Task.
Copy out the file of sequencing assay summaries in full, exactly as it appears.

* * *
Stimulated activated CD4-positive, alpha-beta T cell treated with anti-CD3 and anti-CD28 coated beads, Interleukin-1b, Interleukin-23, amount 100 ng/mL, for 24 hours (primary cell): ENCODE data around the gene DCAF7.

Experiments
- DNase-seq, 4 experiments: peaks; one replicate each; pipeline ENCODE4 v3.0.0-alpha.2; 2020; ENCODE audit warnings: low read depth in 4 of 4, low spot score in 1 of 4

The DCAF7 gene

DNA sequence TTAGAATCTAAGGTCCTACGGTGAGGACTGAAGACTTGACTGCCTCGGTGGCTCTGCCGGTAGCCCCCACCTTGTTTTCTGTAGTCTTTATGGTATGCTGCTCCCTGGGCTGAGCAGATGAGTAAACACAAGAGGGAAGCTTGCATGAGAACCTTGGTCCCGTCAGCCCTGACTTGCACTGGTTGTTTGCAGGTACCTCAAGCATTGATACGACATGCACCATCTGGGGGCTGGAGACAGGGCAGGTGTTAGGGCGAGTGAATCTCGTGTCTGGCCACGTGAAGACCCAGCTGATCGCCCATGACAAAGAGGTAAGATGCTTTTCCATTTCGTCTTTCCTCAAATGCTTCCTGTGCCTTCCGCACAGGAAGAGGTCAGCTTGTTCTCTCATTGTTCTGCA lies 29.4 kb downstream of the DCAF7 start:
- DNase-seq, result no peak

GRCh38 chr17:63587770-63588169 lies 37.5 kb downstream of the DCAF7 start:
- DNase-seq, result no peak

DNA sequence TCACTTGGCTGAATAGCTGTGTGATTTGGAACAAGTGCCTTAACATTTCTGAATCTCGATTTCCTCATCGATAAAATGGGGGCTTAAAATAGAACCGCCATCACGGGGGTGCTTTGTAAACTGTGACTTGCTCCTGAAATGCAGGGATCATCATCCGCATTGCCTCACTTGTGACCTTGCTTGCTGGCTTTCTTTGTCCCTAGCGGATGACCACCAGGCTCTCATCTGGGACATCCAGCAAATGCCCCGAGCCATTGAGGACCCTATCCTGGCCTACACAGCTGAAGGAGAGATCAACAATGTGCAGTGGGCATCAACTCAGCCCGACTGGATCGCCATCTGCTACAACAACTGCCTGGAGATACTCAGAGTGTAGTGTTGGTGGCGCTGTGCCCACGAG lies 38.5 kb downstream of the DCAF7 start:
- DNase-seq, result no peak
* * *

Stimulated activated CD4-positive, alpha-beta T cell treated with anti-CD3 and anti-CD28 coated beads, Interleukin-1b, Interleukin-23, amount 100 ng/mL, for 24 hours (primary cell): ENCODE data around the gene DCAF7.

Experiments
- DNase-seq, 4 experiments: peaks; one replicate each; pipeline ENCODE4 v3.0.0-alpha.2; 2020; ENCODE audit warnings: low read depth in 4 of 4, low spot score in 1 of 4

The DCAF7 gene

DNA sequence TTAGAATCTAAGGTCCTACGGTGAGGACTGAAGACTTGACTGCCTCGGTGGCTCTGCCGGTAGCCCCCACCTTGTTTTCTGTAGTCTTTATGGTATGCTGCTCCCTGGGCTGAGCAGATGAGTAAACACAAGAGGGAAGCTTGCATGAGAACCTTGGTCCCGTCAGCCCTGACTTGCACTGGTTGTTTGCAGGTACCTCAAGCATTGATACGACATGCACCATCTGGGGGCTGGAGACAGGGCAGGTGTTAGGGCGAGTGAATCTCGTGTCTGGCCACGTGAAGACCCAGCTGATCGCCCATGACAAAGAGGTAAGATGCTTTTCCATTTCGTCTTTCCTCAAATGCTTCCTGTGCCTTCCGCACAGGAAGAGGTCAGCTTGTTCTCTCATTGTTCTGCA lies 29.4 kb downstream of the DCAF7 start:
- DNase-seq, result no peak

GRCh38 chr17:63587770-63588169 lies 37.5 kb downstream of the DCAF7 start:
- DNase-seq, result no peak

DNA sequence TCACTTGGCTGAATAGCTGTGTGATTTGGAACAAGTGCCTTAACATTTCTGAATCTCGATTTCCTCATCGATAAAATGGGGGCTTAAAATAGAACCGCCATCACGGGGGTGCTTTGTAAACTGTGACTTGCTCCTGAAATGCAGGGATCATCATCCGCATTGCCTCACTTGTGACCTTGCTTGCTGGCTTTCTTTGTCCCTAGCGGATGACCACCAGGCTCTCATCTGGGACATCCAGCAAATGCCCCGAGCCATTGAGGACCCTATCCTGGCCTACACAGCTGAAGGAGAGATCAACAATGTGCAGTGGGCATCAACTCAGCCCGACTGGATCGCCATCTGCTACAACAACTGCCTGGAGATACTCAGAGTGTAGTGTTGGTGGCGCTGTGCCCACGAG lies 38.5 kb downstream of the DCAF7 start:
- DNase-seq, result no peak